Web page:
In this series from the Little Sisters of the Poor, Sister Constance Veit shares weekly reflections on journeying with Mary through Lent.
The seven sorrows form of the rosary provides a unique way to enter more deeply into God’s love for us, and Sister Constance invites you to offer this prayer for young people in particular this season. You can find instructions for praying the seven sorrows rosary here.
The second of Mary’s seven sorrows is the Flight into Egypt. St. Matthew’s Gospel (2:13-16) tells the story: “Behold, the angel of the Lord appeared to Joseph in a dream and said, ‘Rise, take the child and his mother, flee to Egypt, and stay there until I tell you. Herod is going to search for the child to destroy him.’ Joseph rose and took the child and his mother by night and departed for Egypt. He stayed there until the death of Herod, that what the Lord had said through the prophet might be fulfilled, ‘Out of Egypt I called my son.’ When Herod realized that he had been deceived by the magi, he became furious. He ordered the massacre of all the boys in Bethlehem and its vicinity two years old and under, in accordance with the time he had ascertained from the Magi.”
(Watch a video featuring Sister Constance Veit’s reflection on week 2 of “Mary, Heart of the Mystical Body.”)
This mystery gives us a lot to think about. In the Flight into Egypt we see that it didn’t take long for Jesus to become a sign of contradiction, and we are reminded that in every age misunderstanding, opposition and even hostility accompany the followers of Christ. The cross is always present. The Flight into Egypt reminds us to pray for the innocent young victims of abortion, child abuse and violence of all types, for refugees, migrants and the homeless, and for those who are persecuted for the sake of Christ. As we remember these worthy intentions, let’s also pause and reflect on what the Flight into Egypt teaches us about Mary and Joseph.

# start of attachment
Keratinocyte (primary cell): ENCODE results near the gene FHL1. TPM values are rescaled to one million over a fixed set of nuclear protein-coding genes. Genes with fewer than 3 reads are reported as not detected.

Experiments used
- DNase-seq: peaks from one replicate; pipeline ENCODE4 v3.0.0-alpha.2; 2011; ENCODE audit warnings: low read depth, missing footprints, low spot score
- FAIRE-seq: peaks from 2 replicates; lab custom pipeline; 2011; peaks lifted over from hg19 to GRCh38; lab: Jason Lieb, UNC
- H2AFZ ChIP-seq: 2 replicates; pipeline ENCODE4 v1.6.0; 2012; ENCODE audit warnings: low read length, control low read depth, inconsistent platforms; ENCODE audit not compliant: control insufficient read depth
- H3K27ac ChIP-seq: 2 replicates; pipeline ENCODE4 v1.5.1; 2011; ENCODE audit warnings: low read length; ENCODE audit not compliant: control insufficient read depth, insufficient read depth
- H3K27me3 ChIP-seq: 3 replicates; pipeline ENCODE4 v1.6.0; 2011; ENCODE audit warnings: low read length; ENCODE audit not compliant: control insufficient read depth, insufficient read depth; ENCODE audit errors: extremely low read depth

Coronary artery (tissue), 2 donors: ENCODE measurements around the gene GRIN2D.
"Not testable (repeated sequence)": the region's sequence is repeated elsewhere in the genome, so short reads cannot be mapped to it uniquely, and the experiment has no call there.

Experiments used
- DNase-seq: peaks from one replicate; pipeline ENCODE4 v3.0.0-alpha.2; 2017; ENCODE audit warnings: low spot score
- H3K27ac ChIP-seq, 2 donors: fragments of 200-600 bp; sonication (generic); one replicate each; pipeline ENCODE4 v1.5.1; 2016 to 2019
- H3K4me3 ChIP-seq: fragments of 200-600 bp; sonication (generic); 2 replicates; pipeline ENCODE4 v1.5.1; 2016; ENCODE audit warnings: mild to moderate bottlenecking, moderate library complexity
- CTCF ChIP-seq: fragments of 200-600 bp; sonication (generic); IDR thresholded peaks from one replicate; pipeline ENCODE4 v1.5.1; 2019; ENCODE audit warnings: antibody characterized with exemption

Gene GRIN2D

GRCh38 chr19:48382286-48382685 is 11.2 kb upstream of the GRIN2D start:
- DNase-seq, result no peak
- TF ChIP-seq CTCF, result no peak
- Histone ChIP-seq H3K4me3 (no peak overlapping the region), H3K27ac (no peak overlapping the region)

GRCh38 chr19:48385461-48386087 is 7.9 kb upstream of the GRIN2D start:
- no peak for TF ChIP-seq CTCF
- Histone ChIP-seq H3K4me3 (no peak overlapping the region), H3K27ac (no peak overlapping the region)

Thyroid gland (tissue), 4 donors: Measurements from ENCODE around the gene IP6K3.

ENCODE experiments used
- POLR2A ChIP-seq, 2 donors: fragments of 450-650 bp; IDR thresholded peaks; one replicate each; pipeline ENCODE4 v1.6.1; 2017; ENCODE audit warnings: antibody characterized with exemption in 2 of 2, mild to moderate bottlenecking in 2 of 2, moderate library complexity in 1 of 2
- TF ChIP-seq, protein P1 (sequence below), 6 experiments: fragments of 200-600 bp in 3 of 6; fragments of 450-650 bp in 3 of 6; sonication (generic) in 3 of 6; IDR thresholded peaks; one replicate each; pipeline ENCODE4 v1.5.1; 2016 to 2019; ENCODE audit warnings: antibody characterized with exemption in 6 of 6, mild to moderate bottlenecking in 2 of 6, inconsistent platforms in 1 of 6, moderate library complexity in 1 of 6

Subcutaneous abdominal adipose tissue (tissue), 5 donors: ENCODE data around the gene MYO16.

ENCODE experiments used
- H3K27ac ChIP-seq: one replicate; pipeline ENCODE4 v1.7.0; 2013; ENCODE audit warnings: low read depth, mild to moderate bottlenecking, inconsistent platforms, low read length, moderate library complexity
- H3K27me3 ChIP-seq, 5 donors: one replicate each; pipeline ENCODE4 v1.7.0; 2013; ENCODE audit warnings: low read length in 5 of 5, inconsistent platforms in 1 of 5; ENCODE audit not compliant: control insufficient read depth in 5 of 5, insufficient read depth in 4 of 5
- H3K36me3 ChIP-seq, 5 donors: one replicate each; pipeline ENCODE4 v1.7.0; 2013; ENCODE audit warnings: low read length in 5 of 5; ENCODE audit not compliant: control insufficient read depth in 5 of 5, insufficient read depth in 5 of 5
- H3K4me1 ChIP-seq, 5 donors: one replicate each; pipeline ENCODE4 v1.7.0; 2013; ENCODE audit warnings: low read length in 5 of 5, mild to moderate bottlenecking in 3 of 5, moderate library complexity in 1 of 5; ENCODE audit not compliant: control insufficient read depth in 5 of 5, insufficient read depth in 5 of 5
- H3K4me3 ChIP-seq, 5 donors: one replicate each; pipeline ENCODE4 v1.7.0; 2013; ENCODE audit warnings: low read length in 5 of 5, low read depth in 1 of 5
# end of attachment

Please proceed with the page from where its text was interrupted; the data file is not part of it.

I’m sure the couple had prepared a safe and comfortable home where they expected to raise their Son. But Jesus was born in primitive circumstances beyond their control. Then the young family was forced to leave their idea of home behind for good, becoming refugees in a foreign land. In order to protect their very special baby they left everything behind and experienced insecurities and deprivations of all kinds. But no sacrifice was too great for them. They faced their new situation with courage. After the fiats of the Annunciation and the Presentation in the Temple, God asked another fiat of Mary and Joseph, drawing them further into the unknown.
It struck me that Mary and Joseph are great examples of putting out into the deep. Last year’s Synod fathers wrote to young people: “Mission is a sure target for life’s journey, but not a ‘satellite navigation system’ which lays out the whole route in advance. Freedom always entails a dimension of risk. … Many pages in the Gospel portray Jesus inviting us to be daring, to put out into the deep, to pass from the logic of following commandments to that of generous and unconditional gift, without concealing the requirement to take up one’s cross (cf. Mt 16:24). He is radical: ‘He gives all and he asks all: he gives a love that is total and asks for an undivided heart’ (Francis, Homily, October 14, 2018).”
Something we notice in working with young people is that for some, discernment never seems to end. We call them perpetual discerners! I attended a vocation talk where the speaker, a theology professor, recognized this tendency and emphasized that vocational discernment is not meant to go on indefinitely. It should come to a definite end with a committed “yes” that leads to action. I thought that was very good advice.
This is what Mary and Joseph did, isn’t it? Each time they received a message from an angel, they sprang into action. In the Flight into Egypt, they traveled light in order to hold Jesus close to their hearts. As we ponder this mystery, let’s ask for young people to receive the grace to listen attentively to God’s voice speaking in their hearts, and the courage to say yes — to take risks and leave everything behind, putting out into the deep and going wherever God leads them, even when he leads them to the cross.
Let’s also ask for young people the grace of compassion and empathy for those who suffer in any way, especially for those who have been wounded in any way by abortion, for migrants and refugees who find their dignity ignored, for the homeless and anyone who is vulnerable before the inhumane attitudes of our throwaway culture.
Sister Constance Veit is director of communications for the Little Sisters of the Poor.
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